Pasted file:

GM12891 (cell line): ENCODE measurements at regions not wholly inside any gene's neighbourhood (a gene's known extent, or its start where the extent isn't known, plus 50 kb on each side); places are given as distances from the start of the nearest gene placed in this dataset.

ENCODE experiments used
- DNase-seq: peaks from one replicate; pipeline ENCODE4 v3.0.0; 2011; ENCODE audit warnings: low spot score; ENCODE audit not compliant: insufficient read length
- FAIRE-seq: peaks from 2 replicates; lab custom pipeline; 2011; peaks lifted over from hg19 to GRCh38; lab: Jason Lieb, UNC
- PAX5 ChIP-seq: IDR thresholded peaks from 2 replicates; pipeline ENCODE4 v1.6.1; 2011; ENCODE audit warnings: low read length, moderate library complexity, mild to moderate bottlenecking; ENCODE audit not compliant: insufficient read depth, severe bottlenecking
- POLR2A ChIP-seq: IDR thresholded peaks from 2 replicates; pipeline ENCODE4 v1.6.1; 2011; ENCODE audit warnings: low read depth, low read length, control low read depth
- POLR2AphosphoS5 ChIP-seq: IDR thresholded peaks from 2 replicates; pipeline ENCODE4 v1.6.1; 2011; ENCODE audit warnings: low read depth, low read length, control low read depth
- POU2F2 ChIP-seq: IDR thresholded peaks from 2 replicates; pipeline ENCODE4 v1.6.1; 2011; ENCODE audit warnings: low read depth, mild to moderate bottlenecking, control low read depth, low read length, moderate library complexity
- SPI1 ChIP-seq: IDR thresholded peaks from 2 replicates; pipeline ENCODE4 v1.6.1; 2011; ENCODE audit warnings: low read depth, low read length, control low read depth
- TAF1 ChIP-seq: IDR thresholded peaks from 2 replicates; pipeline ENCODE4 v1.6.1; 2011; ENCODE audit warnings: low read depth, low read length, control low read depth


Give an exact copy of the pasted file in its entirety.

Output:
GM12891 (cell line): ENCODE measurements at regions not wholly inside any gene's neighbourhood (a gene's known extent, or its start where the extent isn't known, plus 50 kb on each side); places are given as distances from the start of the nearest gene placed in this dataset.

ENCODE experiments used
- DNase-seq: peaks from one replicate; pipeline ENCODE4 v3.0.0; 2011; ENCODE audit warnings: low spot score; ENCODE audit not compliant: insufficient read length
- FAIRE-seq: peaks from 2 replicates; lab custom pipeline; 2011; peaks lifted over from hg19 to GRCh38; lab: Jason Lieb, UNC
- PAX5 ChIP-seq: IDR thresholded peaks from 2 replicates; pipeline ENCODE4 v1.6.1; 2011; ENCODE audit warnings: low read length, moderate library complexity, mild to moderate bottlenecking; ENCODE audit not compliant: insufficient read depth, severe bottlenecking
- POLR2A ChIP-seq: IDR thresholded peaks from 2 replicates; pipeline ENCODE4 v1.6.1; 2011; ENCODE audit warnings: low read depth, low read length, control low read depth
- POLR2AphosphoS5 ChIP-seq: IDR thresholded peaks from 2 replicates; pipeline ENCODE4 v1.6.1; 2011; ENCODE audit warnings: low read depth, low read length, control low read depth
- POU2F2 ChIP-seq: IDR thresholded peaks from 2 replicates; pipeline ENCODE4 v1.6.1; 2011; ENCODE audit warnings: low read depth, mild to moderate bottlenecking, control low read depth, low read length, moderate library complexity
- SPI1 ChIP-seq: IDR thresholded peaks from 2 replicates; pipeline ENCODE4 v1.6.1; 2011; ENCODE audit warnings: low read depth, low read length, control low read depth
- TAF1 ChIP-seq: IDR thresholded peaks from 2 replicates; pipeline ENCODE4 v1.6.1; 2011; ENCODE audit warnings: low read depth, low read length, control low read depth